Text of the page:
How to Purify Water on the Trail

One of the biggest challenges of any hiking or camping expedition is carrying enough drinking water to last the entire journey.

If you plan to hike for a long distance or camp out, you've got a couple of options when it comes to staving off thirst and dehydration:

Either calculate how much water you expect to drink during the entire journey, then haul it along with you...

Or choose a trail that runs by a river, lake, stream or waterfall - so you can lighten the load by collecting and purifying your water as you go!

Try these 4 methods for purifying drinking water on the trail, and say goodbye to lugging gallons of water along with all your other gear: 


4. Boil Your Water

If you're setting up camp and have a bit of time on your hands, boiling water is an easy and natural way to ensure that what you collect is safe to drink. 

Bring water to a rolling boil for at least one minute to kills germs, pathogenic bacteria and viruses that might be present in stream or lake water, depending where you sourced it.

However, boiling your water does take some time and you likely won't be able to use this method in the middle of the day when you're still hiking. If you're on the move, opting for a more portable purification method such as the ones below might be a better choice.

3. Use a Water Filter

Outdoor water filtration systems are excellent accessories to purchase before you head out on your hiking trip. They're fast, reliable and long-lasting, so you'll get pure water with the best taste for many adventures to come.

Effective water filters that use activated charcoal or other forms of carbon will remove microscopic bacteria and viruses from water, as well as physical debris like dirt and plant matter.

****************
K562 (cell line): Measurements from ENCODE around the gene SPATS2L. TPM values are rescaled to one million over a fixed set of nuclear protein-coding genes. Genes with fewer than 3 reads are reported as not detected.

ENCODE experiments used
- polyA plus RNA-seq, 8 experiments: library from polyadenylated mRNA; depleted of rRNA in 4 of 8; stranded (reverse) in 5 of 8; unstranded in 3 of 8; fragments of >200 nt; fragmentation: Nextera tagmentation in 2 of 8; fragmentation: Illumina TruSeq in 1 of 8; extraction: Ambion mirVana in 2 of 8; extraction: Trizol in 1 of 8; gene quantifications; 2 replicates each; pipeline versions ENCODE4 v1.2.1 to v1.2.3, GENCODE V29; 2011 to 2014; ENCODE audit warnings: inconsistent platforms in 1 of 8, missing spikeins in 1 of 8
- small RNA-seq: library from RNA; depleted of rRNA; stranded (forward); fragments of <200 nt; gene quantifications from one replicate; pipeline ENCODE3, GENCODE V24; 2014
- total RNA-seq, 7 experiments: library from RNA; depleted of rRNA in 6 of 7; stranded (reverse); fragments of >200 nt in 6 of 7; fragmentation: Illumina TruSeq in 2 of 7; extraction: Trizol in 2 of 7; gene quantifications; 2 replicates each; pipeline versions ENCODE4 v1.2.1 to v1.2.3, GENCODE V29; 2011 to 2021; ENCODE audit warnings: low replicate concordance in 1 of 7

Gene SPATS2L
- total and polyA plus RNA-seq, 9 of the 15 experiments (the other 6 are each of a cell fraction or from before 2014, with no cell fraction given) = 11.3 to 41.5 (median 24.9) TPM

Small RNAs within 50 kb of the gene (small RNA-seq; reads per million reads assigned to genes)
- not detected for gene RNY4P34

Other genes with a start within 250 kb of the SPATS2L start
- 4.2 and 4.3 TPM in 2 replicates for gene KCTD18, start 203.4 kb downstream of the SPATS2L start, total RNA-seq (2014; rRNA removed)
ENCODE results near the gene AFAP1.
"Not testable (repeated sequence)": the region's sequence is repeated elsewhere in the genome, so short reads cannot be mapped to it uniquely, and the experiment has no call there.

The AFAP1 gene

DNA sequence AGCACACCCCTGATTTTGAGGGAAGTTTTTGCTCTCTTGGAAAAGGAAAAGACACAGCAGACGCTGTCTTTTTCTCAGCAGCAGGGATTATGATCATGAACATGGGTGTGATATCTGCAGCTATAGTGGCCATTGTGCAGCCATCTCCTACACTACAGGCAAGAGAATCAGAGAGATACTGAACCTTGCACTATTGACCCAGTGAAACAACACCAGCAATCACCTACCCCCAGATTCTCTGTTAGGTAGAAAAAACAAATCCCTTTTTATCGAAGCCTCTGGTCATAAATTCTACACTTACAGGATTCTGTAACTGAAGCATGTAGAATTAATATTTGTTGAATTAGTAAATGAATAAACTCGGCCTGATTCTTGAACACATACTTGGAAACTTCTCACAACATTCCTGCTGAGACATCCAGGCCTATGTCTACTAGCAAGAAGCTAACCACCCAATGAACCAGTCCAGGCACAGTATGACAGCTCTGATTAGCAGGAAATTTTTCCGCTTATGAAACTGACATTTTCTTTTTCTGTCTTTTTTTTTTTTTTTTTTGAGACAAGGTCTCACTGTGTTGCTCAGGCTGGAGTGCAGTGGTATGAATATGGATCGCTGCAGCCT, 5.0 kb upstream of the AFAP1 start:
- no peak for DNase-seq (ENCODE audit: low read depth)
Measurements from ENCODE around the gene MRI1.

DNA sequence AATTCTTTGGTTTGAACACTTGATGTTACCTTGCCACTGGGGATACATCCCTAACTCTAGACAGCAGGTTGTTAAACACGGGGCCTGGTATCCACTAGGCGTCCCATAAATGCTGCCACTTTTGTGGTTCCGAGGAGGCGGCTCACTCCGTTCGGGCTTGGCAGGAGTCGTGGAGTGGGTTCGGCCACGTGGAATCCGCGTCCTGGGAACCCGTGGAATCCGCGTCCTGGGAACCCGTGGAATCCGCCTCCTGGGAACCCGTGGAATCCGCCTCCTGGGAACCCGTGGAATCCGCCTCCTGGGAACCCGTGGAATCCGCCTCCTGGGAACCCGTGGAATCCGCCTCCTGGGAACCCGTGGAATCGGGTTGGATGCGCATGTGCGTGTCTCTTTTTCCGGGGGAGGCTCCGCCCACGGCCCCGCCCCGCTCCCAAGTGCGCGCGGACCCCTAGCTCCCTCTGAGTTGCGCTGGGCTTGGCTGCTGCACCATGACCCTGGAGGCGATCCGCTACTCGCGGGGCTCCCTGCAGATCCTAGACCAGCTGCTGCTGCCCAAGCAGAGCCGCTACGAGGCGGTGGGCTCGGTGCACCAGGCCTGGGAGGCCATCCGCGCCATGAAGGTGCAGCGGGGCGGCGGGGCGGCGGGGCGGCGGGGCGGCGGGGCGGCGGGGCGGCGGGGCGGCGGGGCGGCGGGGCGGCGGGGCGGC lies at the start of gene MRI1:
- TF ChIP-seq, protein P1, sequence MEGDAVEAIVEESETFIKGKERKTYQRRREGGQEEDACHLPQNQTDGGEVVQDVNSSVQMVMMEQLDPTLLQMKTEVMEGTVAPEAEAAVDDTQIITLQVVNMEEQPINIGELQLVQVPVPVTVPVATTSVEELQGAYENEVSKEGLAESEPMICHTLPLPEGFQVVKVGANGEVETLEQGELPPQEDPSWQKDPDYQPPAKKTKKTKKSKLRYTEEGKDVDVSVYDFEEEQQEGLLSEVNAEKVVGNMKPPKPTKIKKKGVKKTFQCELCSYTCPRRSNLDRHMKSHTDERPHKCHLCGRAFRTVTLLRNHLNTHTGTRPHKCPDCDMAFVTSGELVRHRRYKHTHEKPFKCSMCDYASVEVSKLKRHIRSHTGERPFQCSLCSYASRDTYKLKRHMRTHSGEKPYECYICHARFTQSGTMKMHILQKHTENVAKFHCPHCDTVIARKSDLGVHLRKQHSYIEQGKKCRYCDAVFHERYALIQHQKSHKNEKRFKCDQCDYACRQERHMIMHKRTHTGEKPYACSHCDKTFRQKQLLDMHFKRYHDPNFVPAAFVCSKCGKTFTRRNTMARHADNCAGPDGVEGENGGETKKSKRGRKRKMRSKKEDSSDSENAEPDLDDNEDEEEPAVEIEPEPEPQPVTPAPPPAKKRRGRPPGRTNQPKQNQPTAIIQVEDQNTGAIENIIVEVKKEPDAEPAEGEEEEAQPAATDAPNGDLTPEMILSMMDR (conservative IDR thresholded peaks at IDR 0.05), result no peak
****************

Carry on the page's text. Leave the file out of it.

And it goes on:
These handheld water filters are the best option for those who prefer a clean, pure taste to their water, as they remove impurities that can affect flavor. For all the purists out there, pump your freshly filtered water straight from the stream into your Greens Steel Water Bottle for ultimate refreshment.

2. water purifying drops & tablets

Chlorine drops and iodine tablets are good alternatives if you'll be on the move.

Chlorine drops can quickly kill bacteria, though they do require you to wait between 20 and 30 minutes before you drink the water in your bottle. You’ll also need to carefully count how many drops you use, since chlorine can be poisonous if you ingest too much. 

Iodine tablets are a little easier to use since you only have to drop a single tablet into your bottle for it to kill any viruses and bacteria (except for certain types, like Cryptosporidium).

However, both chlorine drops and iodine tablets don’t do anything to remove other debris, so your water may taste odd or gross even if it’s technically purified.

Keep in mind also that they’re one-time purification solutions, so be sure you pack enough of them before you start your hike. 

1. shine a UV Light

Lastly, you can even use a compact UV light to purify your water in a pinch!

UV flashlights are almost instant solutions to purify your water – simply shine the light into your bottle for around a minute to dismantle any harmful bacteria and viruses.

These water purification lights can be on the pricier side, and they do require batteries to run which could become heavy to carry if you also have to pack along a ton of batteries.

As with the iodine and chlorine solutions, UV lights also don't do anything to remove physical debris, so they're best to use for water that isn't cloudy.

With these water purification methods, gone are the days of hauling heavy water all the way on your hikes and camping trips! Based on the quality and availability of the natural springs you’ll have access to, you should be able to find at least one good purification solution amongst all these different options.

Even better, consider having a few of these different water purification methods with you on your next trip to make sure you never go without a fresh drink.   

As with any adventure outdoors, be sure to do your research about the area you'll be exploring first to confirm that there will be good water available to collect along the route. For longer journeys where you'll need access to a lot of water to sustain you, confirm that the recent weather hasn't interfered with the normal water levels as well as checking for any health advisories.

Taking precautions will ensure that there's a reliable source of freshly flowing water available for you to bottle, purify and drink. 

Happy hiking! 

Justin | Greens Steel Wellness Contributor
Maine, USA

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